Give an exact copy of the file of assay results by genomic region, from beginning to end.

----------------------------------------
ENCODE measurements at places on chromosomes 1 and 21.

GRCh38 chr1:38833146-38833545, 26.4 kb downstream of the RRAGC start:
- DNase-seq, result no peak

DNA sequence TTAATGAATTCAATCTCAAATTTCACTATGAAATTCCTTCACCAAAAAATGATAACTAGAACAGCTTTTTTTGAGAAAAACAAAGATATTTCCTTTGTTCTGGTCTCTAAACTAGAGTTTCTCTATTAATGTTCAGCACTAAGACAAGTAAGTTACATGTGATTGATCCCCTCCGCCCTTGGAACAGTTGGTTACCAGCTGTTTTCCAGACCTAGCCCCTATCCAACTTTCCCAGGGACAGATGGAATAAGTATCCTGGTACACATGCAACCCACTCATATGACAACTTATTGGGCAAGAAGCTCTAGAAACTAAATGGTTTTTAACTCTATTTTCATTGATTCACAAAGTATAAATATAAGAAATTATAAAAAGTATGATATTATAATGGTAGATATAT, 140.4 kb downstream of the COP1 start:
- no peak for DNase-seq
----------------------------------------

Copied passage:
ENCODE measurements at places on chromosomes 1 and 21.

GRCh38 chr1:38833146-38833545, 26.4 kb downstream of the RRAGC start:
- DNase-seq, result no peak

DNA sequence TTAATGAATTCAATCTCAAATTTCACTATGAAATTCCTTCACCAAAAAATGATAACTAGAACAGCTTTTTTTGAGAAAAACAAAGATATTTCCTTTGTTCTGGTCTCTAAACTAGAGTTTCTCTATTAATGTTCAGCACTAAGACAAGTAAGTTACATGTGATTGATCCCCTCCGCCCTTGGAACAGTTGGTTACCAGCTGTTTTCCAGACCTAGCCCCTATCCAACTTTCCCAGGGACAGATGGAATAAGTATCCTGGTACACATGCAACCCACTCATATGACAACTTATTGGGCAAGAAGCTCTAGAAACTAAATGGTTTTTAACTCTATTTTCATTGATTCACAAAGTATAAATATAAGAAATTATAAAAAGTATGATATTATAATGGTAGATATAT, 140.4 kb downstream of the COP1 start:
- no peak for DNase-seq